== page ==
Egyptian ex-military chief and presidential candidate Abdel-Fattah al-Sisi has said there will be no future for the Islamist Muslim Brotherhood if he wins in the upcoming presidential elections, media reported Tuesday.
The Islamist movement, from which ousted president Mohamed Morsi hailed, is currently blacklisted by the interim leadership as "a terrorist organisation". Morsi was removed by Sisi's army last July in response to mass protests against his one-year rule.
"It is the Egyptian people who ended the Muslim Brotherhood," Xinhua quoted Sisi as saying.
The 59-year-old Sisi is expected to win in the May 26-27 presidential poll, in which leftist Hamdeen Sabahi will be his sole opponent.
Sisi is enjoying an increasing popularity as some Egyptian people consider him as "a saviour" and "a national hero" due to the army's actions against Islamist supporters.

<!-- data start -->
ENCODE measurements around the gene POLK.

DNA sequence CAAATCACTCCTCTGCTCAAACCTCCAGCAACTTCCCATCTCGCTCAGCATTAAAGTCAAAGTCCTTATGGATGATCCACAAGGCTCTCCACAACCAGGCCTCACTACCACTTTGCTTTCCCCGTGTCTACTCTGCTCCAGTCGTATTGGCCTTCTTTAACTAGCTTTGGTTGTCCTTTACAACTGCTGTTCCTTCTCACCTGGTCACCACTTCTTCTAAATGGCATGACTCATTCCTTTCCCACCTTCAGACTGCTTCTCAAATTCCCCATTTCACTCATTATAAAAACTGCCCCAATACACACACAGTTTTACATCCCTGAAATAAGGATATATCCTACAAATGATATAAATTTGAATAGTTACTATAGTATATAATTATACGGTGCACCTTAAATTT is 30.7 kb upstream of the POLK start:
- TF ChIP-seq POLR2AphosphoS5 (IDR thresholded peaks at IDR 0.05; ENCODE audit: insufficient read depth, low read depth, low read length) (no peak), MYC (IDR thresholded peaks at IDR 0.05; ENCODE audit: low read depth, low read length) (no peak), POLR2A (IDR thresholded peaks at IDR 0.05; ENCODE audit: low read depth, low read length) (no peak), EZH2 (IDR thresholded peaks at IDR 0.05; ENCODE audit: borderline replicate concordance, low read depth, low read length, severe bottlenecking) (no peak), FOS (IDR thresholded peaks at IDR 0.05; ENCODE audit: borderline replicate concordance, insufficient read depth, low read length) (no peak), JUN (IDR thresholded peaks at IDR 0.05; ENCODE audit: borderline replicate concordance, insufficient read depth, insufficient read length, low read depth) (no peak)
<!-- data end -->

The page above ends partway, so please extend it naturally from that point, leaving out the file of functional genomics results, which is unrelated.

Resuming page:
He resigned from the military in late March to run for the presidential election.
Sisi denied that he ever thought about the presidential post before removing Morsi July 3 last year.
"I would not respect myself if ousting Morsi was a plan that I made to seize power in Egypt," Sisi commented.
Some youth activists, who supported Sisi while removing Morsi, have recently been sentenced to three years in prison for protesting the new protest law. The activities of the youth movement have also been banned by a recent court order.
Sisi revealed that two assassination attempts targeted him since Morsi's removal, for which Islamist loyalists claimed a "military coup".
He said that a leading Brotherhood figure threatened him a week before Morsi's ouster, saying that the group would be supported by militants from Syria, Libya and Afghanistan if the army removed Morsi.